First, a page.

- Discovering Mercy, Catholicism, and Christ through Scripture
- Church History and Women in the Church through the historical lens of Mercy
- Catholic Morality and Social Teaching
- Catholic Spirituality and Prayer and Encountering Christ in the Sacraments
During Freshman Theology students will explore what it means to be a follower of Christ through Scripture and Mercy.
The first semester begins with a study of our Mercy charism and foundress, Catherine McCauley. We will explore the works of Mercy in the world through a thorough understanding of the spiritual and corporal works of Mercy.
We will then have a brief overview and introduction to the Catholic faith by studying the Apostles Creed.
We continue with a foundational overview of the Old Testament as the first part of the story of God's redemption of His creation. During this study of the Old Testament, students will explore and understand some of the basic themes of the Biblical narrative. Students will also develop essential Bible study skills and use them in engaging ways throughout the semester. The study of the Old Testament will give students many opportunities to apply the powerful truths that mercy brings.
The Second semester is a study of the New Testament including the Synoptic Gospels, the writings of John, the Acts of the Apostles, and the writings of Paul. Students will come to new understandings of the scripture by both prayer and study. The goal of this course is to integrate scripture into the lives of the students.
Our faith is based on God's Revelation through the Holy Scriptures and Tradition. During this course the students will begin to understand Biblical relationship to the Catholic Mass. The concerns of the Sisters of Mercy will be identified in the Bible throughout the course.
Sophomore Theology will supply students with a strong foundation for the history of the Catholic Church from Apostolic Times through the Counter-Reformation. Additionally, women in the church through the historical lens of Mercy will serve as the scope for the second semester, and will highlight Mercy Women who have exemplified mercy in both deed and word.
Sr. Patricia Donlin
The first semester of this course seeks to provide the student with an introduction to the fundamental principles of Catholic moral teachings and the application of those teachings to contemporary moral issues. The concepts of the dignity of the human person, conscience, freedom, personal and social responsibility, law, sin and forgiveness will be explored in the light of Scripture and the moral tradition of the Church, along with a focus on decision-making skills. Areas to be addressed include: life issues, sexuality, authority, and truth.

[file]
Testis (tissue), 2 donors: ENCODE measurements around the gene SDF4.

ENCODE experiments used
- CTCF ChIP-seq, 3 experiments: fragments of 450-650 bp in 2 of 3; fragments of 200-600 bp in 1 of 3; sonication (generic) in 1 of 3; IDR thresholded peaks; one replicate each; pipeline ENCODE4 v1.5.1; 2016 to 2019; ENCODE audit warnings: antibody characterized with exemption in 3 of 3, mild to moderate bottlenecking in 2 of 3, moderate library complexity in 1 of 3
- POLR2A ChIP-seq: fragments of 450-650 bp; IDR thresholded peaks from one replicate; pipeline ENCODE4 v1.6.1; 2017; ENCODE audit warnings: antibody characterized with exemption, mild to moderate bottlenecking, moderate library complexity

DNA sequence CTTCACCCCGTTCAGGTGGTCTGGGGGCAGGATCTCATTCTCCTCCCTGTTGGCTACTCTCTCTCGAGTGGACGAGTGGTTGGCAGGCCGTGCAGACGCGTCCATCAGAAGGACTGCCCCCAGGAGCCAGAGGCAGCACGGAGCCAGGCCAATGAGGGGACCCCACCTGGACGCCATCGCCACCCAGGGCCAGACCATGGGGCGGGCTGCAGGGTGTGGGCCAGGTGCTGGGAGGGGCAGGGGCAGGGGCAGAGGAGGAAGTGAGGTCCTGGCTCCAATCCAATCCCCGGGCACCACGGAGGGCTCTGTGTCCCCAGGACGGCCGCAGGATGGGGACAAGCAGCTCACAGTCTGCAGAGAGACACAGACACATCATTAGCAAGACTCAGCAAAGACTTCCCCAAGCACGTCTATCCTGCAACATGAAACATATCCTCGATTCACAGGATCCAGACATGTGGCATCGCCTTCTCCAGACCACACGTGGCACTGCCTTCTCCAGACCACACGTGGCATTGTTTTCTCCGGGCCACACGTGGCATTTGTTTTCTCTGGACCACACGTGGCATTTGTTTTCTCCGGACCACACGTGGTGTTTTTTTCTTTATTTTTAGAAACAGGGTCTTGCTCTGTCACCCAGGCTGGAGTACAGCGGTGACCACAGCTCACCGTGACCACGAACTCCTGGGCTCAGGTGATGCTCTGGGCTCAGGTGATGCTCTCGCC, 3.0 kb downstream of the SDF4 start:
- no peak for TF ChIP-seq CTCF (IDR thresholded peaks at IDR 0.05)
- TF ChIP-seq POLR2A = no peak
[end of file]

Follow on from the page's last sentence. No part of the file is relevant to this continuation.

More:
The second semester of this course is designed to introduce the student to the rich social teaching of the Church on the many political, economic, ethical, and cultural issues and how they relate to the common good. This course will also focus on those poor and weak members of our society today to whom we must be committed in order to answer Christ's call in the Gospel to love and serve the poor. The Critical Concerns of the Sisters of Mercy including: Anti-Racism, Nonviolence, Immigration, Women, and Earth will be studied in depth. Two books are also used as real life examples of the need for morality and social teaching. Students will be expected to participate in 10 hours of service in order to participate in the Service Learning unit the second semester.
Miss Judy Wilson
Catholic Spirituality and Prayer
This course is designed to introduce students to the key concepts of Catholic spirituality and teach them the fundamental principles of prayer and meditation in order to prepare them for a “vital and personal relationship with the living and true God” (CCC 2558). This course also examines the Christocentric, biblical, sacramental, ecclesial, and Marian aspects of spirituality and explores some of the major Catholic spiritual traditions.
Encountering Christ in the Sacraments
This course provides a historical overview and doctrinal survey of the Church’s seven sacraments along with an introduction to the theology of grace and the general principles of sacramental theology. This course also considers the sacraments as living encounters with Christ, and it places a special emphasis on the Eucharist, which is the “source and summit of the Christian life” (CCC 1324).